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The Fiscal Cliff and the Ethics of Capitulation
National Legal & Policy Center ^ | January 1, 2012 | Peter Flaherty

Posted on 01/01/2013 11:37:47 AM PST by jazusamo

Obama and Boehner

The more the media covers the "fiscal cliff" fiasco, the more perspective is lost. It is really quite simple. Because the Republicans unilaterally jettisoned their trademark anti-tax stance, they will get nothing in return. The Democrats are not going to cut spending. In fact, the new tax revenues will fuel new spending, that will be leveraged into even more debt.

The pre-emptive Republican capitulation decoupled the tax issue from the spending issue, precluding any "Grand Bargain'" or even token spending cuts. The Democrats trademark stance of protecting social programs like Medicare and Social Security from cuts is intact. Thus, Obama is off the hook. He will pay no political price with his own base, nor will he feel any pressure to provide leadership in averting national bankruptcy.

Republicans, on the other hand, have crossed their own base, with nothing to show for it. The GOP, which won control of the House and came within a percent or two of capturing the presidency, no stands for nothing. It is as if McDonalds stopped selling hamburgers. Roughly half the electorate has been disenfranchised.

Just what is the obligation of politicians to keep campaign promises? The American people are realistic enough to know there is isn't much of one. This is not the first time Republicans have discarded the tax issue in the name of deficit reduction that never came to pass. Remember, George H. W. Bush's "read my lips" pledge. It contributed to his re-election defeat and set the party back for years.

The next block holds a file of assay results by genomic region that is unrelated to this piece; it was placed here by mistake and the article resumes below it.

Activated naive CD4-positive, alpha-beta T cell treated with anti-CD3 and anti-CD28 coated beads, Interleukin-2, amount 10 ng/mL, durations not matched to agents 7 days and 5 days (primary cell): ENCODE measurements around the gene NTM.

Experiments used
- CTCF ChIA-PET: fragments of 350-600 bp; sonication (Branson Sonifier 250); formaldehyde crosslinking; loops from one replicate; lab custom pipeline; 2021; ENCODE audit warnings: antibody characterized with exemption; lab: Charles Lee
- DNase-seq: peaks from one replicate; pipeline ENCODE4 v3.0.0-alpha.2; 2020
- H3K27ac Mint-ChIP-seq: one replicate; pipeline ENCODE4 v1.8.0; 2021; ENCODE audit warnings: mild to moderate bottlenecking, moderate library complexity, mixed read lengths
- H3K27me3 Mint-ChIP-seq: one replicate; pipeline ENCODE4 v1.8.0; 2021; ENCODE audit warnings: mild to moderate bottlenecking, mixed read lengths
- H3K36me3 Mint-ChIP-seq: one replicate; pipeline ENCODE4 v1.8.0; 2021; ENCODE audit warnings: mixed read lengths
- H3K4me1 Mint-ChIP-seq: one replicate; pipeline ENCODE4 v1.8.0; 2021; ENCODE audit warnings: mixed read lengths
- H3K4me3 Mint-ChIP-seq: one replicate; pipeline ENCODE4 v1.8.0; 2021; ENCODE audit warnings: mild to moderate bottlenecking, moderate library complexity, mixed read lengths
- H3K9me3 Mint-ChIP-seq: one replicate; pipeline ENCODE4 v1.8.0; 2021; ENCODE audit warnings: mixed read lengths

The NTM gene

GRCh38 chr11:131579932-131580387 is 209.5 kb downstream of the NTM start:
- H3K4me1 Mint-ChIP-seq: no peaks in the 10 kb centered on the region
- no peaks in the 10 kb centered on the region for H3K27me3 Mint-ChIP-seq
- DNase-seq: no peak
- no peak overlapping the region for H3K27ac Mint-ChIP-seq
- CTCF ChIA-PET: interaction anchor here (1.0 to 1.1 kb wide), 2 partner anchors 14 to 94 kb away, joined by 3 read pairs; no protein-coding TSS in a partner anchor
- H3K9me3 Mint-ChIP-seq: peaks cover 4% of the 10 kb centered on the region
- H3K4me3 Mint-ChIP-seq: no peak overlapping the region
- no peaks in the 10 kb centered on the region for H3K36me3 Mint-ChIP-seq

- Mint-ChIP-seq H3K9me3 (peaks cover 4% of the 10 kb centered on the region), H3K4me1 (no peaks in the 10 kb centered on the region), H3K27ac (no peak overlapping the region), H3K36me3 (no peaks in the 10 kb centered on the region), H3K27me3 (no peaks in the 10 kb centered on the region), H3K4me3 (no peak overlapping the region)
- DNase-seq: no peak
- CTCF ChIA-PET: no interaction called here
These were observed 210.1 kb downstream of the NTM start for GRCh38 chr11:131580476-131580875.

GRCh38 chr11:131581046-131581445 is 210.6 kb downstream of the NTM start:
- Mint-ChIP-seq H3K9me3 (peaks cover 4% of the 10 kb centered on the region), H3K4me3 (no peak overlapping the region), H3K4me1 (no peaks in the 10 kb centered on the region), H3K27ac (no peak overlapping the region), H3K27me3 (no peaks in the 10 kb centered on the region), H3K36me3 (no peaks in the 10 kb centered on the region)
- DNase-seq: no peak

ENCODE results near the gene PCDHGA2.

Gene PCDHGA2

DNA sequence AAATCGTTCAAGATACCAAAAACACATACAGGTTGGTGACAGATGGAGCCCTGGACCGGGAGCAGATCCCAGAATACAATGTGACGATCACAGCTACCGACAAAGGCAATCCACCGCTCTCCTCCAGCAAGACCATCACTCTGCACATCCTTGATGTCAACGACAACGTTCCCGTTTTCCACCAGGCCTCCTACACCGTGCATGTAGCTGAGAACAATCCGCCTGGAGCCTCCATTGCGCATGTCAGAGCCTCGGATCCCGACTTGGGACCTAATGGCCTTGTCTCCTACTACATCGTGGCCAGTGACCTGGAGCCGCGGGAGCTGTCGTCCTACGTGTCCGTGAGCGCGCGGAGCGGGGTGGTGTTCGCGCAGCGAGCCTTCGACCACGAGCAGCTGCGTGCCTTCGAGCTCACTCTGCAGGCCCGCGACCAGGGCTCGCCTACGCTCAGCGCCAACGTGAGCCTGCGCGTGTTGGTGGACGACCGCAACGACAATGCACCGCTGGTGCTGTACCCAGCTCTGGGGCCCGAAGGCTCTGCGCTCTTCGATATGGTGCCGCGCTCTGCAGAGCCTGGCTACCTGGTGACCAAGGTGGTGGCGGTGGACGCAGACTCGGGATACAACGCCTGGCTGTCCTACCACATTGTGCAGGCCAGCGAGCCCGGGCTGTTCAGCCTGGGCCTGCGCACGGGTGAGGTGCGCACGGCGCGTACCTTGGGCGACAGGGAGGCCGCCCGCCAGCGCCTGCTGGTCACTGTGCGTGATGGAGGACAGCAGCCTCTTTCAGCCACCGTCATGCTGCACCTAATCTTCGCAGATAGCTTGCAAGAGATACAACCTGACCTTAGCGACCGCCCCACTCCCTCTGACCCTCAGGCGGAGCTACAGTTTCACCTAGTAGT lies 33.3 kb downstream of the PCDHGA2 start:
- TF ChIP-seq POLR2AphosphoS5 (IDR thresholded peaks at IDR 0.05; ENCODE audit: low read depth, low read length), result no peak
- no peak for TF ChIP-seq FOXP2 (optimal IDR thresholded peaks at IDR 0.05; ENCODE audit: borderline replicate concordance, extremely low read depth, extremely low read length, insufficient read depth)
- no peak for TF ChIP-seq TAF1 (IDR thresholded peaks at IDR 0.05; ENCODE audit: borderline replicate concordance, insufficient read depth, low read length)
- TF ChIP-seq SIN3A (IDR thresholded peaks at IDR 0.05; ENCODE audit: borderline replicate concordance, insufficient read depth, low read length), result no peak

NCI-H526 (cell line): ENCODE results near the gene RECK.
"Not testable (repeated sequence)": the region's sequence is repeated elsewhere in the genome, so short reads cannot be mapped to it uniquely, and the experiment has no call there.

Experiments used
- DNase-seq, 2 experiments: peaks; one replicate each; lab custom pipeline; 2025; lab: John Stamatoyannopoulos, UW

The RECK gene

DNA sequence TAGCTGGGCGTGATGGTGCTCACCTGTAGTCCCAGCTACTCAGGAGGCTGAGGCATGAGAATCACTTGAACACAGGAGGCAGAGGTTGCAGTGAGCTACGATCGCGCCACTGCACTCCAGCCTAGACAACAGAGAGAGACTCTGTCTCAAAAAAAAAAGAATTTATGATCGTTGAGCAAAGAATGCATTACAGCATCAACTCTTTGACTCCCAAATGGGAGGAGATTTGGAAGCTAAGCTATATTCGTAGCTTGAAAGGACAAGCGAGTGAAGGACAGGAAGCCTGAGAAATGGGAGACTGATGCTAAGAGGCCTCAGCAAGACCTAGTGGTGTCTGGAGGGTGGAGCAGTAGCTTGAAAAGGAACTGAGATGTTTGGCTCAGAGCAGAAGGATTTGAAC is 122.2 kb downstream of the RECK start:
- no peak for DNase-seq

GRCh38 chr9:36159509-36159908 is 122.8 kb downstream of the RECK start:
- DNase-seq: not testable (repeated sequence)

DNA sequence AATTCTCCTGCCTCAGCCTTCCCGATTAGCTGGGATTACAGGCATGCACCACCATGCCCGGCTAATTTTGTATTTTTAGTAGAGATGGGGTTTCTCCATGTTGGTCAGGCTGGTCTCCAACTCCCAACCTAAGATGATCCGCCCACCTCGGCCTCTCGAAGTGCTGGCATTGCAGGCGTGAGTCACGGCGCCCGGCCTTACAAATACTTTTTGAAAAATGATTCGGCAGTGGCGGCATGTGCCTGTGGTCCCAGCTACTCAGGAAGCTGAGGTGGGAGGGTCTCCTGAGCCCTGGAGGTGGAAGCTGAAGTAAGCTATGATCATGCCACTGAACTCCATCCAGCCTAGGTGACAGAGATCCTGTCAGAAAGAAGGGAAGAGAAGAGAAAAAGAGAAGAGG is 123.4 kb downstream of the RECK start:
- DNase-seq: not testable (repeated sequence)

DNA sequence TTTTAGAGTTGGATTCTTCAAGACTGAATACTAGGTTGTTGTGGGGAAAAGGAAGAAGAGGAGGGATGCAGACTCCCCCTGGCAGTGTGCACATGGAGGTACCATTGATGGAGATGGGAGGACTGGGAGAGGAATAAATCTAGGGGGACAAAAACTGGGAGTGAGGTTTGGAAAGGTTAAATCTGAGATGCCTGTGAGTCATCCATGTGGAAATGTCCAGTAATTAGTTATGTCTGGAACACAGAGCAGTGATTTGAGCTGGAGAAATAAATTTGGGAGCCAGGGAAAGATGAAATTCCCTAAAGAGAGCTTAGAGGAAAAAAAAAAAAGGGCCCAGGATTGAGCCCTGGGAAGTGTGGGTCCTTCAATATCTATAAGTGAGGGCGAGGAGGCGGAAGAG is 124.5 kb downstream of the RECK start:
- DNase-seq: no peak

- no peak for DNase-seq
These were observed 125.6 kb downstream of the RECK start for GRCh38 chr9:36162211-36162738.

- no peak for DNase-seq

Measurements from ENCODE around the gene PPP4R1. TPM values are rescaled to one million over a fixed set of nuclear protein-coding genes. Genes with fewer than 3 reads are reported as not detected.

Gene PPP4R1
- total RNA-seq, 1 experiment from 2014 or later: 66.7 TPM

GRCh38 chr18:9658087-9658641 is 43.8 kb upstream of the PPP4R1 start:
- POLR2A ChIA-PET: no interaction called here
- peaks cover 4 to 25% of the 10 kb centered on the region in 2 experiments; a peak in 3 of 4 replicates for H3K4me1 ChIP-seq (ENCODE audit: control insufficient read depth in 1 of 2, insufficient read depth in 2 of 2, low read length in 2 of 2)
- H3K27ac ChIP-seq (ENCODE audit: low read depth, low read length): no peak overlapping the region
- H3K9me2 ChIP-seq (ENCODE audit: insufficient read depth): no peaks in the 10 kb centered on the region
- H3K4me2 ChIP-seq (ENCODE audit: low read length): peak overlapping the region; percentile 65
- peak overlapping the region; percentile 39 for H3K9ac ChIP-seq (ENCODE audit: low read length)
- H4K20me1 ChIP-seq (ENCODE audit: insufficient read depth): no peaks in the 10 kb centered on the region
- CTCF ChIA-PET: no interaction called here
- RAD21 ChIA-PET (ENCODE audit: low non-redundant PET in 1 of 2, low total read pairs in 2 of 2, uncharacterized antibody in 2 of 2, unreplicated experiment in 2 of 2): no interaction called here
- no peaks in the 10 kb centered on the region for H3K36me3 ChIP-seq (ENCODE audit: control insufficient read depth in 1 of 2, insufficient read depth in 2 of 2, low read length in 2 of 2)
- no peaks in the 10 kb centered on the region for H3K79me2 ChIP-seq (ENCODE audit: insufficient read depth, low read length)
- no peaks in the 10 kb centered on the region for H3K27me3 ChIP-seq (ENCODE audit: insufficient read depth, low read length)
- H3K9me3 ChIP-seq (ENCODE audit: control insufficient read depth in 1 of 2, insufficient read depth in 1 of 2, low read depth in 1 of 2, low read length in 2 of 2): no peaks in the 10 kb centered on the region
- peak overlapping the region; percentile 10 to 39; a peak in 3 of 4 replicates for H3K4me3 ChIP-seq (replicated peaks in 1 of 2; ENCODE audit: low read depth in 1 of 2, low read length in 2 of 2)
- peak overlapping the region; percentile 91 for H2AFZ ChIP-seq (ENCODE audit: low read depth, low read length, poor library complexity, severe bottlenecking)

The 'fiscal cliff' dispute is not about just another policy difference between politicians who are insincere only by a question of degree. The $16 trillion national debt and $60 trillion in unfunded liabilities threaten to bring down our economy, the economic engine of the entire world. If nothing is done is done, financial collapse and worldwide depression are inevitable. This is not a simple case of Republican leaders acting like politicians. It is instead their failure at a historic moment to give the country at least a chance to escape the coming nightmare.

John Boehner may have deluded himself into believing that Obama perceives the debt bomb threat, and is prepared to do something about it. Or Boehner may have believed Obama to be a conventional politician like himself who, as the deadline approached, would split the difference. Republicans are now expressing shock and outrage at Obama's mocking comments yesterday, but what did they expect?